I would like to comment on the argument in the initial posting in this thread that one can compare the importance of decadal variability in the Atlantic and greenhouse gas increases for hurricanes by simply comparing the increases in SSTs that they cause. (This is also a continuation of my comment in #40). Suppose for the sake of argument that the Atlantic internal variations are uncorrelated with the Indo-pacific, but that the latter, becuase it provides the deepest, most intense convection on average, controls the tropical tropospheric temperatures above the boundary layer (which we think of as being uniform horizontally). Then, when the internal variability of the Atlantic creates warm SSTs, it also creates a more unstable troposphere. In contrast, greenhouse gases warm both the Atlantic and the Indo pacific, and therefore, they warm both the Atlantic SSTs and the tropical troposphere, hopefully, with no change in stability to lowest order. (By the same argument, ENSO, by warming the troposphere, with only small effects in Atlantic SSTs, would stabilize the Atlantic.) Whether one thinks about buoyancy in this simple way, or one uses the entropy-base arguments for potential intensity of hurricanes, the sense is the same — internal variability should be more important for hurricanes than global warming of comparable SST amplitude.

    [Response: Isaac, I don’t think anyone is claiming that SSTs alone are determinant (since as you correctly point out, tropospheric temperatures and the stability of the atmospheric profile are obviously important). However, to the extent that SSTs are influential it makes sense to assess the possible contribution of a global warming signal to the SST variability. Where your argument might break down is in the assumption that GW would cause uniform warming across the tropics. Given the much greater internal variability in the Pacific and the arguments of Cane et al, that doesn’t necessarily hold true, though it would be worth examining further. -gavin]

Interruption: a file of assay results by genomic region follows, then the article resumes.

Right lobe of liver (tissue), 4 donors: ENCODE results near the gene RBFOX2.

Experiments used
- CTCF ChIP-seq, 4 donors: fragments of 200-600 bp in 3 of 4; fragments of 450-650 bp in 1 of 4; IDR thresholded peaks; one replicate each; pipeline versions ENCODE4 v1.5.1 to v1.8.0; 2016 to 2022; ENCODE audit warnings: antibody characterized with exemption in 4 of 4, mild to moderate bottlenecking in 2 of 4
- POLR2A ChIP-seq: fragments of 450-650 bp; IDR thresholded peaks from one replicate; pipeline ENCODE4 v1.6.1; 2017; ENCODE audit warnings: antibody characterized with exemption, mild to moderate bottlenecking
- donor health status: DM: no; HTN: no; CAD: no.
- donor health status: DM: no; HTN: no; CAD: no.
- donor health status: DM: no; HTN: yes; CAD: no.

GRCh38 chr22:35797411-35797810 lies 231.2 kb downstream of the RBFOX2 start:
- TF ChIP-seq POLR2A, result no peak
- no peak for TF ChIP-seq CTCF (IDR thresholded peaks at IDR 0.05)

[Response: Dear Isaac, you’ve got a potentially valid point, that hinges on the question which we have not really clarified yet: how important are differences in temperature, and how important is the absolute value of temperature (which does come in due to all the non-linearities, e.g. Clausius-Clapeyron, which are not just small second-order effects). One preliminary test: if your argument is right, the correlation of SST and hurricane intensity should be much higher in the Atlantic, compared to the Pacific or the global (tropical) average. That’s not the case: see Kerry Emanuel’s second-to-last graph here. -stefan]

  28. 78
    Eli Rabett says:

    To Pat Neuman and Roger Pielke, while I cannot speak for NOAA, most of the national labs I am familiar with have an internal review policy for scientific papers which functions to insure quality (personal axes to grind are another story). Among other things that they look for is that no confidential material is being disclosed and certain other policies are adhered to. Here is one example Here is a general discussion of the issue for national labs. It appears on first glance that NOAA relies on external peer review

    To Michael Jankowski, it appears that you never saw a headline that says man falls asleep, plows into tree at 70, dies. Please, you have constructed a stawman. There are enough people who die in high speed crashes when they fall asleep. At slower speeds they are only mangled.

  29. 79
    Harold Brooks says:

    Re 76:

    Yes, it was on government time. I worked on the papers from 1992 to the present and continue to do so. No disclaimers were put on them. I have seen no difference in any climate-related papers. A quick glance at NCDC climate change papers shows no disclaimers either on the first several I looked at on the AMS archive and they were all supportive of significant climate change in recent years.